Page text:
Brampton rallies behind ODTA in SPIF row

by Today's Trucking

The Brampton City Council has unanimously adopted a resolution supporting the Ontario Dump Truck Association (ODTA) in its fight with the province over the enforcement of a weights and dimensions regulation.

The ODTA has held a series of protests against the regulation. (Photo: Jag Gundu/ODTA)

The province began implementing Ontario Regulation 413/05: Vehicle Weights and Dimensions for Safe, Productive, Infrastructure-Friendly (SPIF) Vehicles on New Year’s Day.

The regulation was introduced in four phases during 2000-11, and operators have had nearly 10 years of grandfathering period to comply with the rule.

That deadline expired Dec. 31.

Trucks with SPIF configurations are allowed a gross vehicle weight rating (GVWR) of 36 metric tonnes while non-SPIF vehicles will be restricted to operating at a GVWR of 27 tonnes.

The ODTA, which has been holding protests against the regulation, wants the province to grandfather their vehicles for their full lifespan without any weight restrictions.

The Ministry of Transportation has rejected that demand.

The ODTA has said that most of its members cannot afford to retrofit their vehicles with steer axles and weight distribution systems because that would cost between $25,000 and $40,000.

Impact on livelihoods

Voting on a motion moved by Gurpreet Singh Dhillon on Wednesday, the Brampton City Council urged the province to review the regulation.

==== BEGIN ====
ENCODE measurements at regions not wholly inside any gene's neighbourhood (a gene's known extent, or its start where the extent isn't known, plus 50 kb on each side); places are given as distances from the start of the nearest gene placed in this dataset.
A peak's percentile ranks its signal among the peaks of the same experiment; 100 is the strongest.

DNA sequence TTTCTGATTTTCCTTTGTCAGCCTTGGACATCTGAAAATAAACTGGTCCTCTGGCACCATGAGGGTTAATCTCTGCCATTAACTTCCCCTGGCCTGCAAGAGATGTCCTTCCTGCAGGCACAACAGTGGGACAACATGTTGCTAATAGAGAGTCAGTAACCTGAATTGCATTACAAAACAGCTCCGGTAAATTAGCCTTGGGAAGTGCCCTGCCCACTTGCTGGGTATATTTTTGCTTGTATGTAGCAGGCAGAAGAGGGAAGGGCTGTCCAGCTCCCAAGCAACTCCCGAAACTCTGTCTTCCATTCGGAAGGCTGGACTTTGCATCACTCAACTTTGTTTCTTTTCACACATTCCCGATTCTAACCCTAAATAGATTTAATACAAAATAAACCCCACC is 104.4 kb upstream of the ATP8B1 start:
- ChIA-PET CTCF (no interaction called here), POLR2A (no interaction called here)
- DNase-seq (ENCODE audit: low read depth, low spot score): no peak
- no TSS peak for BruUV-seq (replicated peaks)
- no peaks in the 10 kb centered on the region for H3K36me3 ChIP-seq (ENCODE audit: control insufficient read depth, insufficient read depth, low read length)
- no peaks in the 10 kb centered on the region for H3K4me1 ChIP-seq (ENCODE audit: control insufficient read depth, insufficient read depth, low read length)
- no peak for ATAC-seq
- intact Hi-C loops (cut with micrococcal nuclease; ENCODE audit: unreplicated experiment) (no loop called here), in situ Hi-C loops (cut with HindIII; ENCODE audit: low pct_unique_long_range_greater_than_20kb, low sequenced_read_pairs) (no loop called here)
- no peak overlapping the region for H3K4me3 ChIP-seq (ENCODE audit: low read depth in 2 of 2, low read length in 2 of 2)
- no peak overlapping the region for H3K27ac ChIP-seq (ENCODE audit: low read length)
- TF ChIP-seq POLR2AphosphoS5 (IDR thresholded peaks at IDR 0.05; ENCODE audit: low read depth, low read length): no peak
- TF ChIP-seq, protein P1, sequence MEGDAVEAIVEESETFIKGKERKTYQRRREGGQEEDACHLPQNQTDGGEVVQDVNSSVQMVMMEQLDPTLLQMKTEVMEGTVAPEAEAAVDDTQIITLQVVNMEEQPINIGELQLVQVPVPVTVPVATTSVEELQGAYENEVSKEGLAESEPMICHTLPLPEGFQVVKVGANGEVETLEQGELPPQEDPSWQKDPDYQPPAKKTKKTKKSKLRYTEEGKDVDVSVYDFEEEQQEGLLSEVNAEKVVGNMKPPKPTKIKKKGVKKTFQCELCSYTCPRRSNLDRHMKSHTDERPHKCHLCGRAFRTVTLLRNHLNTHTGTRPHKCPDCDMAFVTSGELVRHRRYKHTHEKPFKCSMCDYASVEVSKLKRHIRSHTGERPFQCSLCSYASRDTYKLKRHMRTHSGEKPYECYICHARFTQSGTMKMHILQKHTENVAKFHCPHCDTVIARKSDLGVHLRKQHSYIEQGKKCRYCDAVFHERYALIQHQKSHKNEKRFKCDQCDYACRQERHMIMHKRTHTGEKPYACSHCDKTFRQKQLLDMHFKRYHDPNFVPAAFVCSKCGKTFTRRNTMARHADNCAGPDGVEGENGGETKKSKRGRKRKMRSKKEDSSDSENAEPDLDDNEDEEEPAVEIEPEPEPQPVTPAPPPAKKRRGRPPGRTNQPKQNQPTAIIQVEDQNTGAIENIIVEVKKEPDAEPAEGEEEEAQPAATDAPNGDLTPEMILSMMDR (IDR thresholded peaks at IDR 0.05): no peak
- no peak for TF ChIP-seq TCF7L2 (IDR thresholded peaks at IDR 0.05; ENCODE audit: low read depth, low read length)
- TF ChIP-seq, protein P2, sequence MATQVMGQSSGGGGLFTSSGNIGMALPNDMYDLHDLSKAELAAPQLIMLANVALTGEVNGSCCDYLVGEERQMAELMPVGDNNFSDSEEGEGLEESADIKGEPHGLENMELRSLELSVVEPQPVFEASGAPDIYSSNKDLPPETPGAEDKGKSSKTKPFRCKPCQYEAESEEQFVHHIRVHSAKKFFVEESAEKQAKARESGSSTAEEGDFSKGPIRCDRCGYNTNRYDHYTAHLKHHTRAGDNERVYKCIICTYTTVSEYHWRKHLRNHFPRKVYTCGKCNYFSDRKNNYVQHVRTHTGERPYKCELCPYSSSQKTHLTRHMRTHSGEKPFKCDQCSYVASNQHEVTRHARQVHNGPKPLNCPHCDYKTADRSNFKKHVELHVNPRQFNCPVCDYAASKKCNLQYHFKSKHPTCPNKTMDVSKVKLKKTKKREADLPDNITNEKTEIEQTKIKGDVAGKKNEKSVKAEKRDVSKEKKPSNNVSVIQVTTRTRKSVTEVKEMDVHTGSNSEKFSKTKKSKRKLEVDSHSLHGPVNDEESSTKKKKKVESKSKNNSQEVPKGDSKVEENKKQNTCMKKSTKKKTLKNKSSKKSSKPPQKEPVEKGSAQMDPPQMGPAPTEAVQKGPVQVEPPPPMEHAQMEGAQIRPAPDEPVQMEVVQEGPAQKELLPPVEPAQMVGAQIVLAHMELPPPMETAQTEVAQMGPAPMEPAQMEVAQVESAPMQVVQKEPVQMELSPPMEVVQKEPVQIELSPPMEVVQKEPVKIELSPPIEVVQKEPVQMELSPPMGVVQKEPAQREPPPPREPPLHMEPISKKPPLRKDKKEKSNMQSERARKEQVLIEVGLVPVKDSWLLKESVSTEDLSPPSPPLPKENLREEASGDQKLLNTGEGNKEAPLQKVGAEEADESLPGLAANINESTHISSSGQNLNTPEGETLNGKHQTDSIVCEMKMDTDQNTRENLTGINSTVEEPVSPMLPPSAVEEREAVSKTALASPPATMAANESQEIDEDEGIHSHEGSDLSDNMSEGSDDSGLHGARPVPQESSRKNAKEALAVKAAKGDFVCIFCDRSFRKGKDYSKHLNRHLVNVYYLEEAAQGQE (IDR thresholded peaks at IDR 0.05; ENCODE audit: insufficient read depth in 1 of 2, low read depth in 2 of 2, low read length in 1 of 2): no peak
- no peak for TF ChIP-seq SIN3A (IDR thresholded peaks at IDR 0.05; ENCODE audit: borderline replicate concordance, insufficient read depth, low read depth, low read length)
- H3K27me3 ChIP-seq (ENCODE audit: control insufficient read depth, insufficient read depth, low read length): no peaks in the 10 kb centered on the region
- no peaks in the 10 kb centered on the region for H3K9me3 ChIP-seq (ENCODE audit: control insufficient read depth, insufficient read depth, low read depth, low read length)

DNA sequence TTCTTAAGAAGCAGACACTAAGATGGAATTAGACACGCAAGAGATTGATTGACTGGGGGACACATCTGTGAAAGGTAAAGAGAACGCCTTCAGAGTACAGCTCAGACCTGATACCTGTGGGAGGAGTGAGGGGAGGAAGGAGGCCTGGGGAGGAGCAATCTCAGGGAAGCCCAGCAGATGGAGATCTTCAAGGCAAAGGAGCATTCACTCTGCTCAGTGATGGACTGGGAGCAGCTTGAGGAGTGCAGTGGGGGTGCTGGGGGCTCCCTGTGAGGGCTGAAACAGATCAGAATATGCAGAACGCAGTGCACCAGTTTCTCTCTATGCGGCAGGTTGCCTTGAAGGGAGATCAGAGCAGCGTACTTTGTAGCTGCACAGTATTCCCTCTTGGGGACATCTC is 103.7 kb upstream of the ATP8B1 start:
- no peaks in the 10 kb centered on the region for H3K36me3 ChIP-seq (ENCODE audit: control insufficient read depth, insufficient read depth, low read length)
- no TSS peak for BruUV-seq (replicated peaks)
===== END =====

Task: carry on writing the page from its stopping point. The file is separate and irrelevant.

The council said the enforcement of the law will significantly impact the livelihoods of a large number of dump truck owners and operators, many of whom are from Brampton.

“Many Bramptonians are employed in the industry, and will suffer a great financial loss, up to $40,000 per truck, if they are forced to accept the new regulations” said Dhillon.

“I sincerely hope that the provincial government will listen to the request of Brampton Council, and work collaboratively with the Ontario Dump Truck Association and dump truck owners everywhere to come up with viable solution.”

The council said Brampton’s mayor will now seek a meeting between the ODTA and the province to discuss the issue.

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  • I have been involved in the trucking industry for 50 plus years,
    I have been aware of this regulation since 2010,
    Personally I feel if you were to closely examine the Brampton dump truck community you would find a very high percentage of the operators in that area have compliant to the SPIF regulations, which leads me to believe that Brampton City Council, or any other municipal council for that matter should be involved in this!
    This regulation has been around long enough for people to comply!
    It is probably a good thing that 10 to 20 year old trucks are limited to lesser gross weights to prevent structural damages to the older vehicles!
    If this is a real concern why did this group wait. Until 11:45th hour to demonstrate?
    Just my two cents worth!!

  • Many people new to canada by or lease old trucks. I think all trucks under 10 years of age and meet the new standards should have a minimum rate of $90.00 per hour for a tri axle . All gov. road contracts should require trucks of the newer standard. All dump truck drivers of 30,000 kg or more should get $24.00 per hour on payroll plus overtime after 10 hours per day.

  • what about the guys that bought the new Spif trucks or already retrofit them will they be compensated for following the rules , Or have a class action lawsuit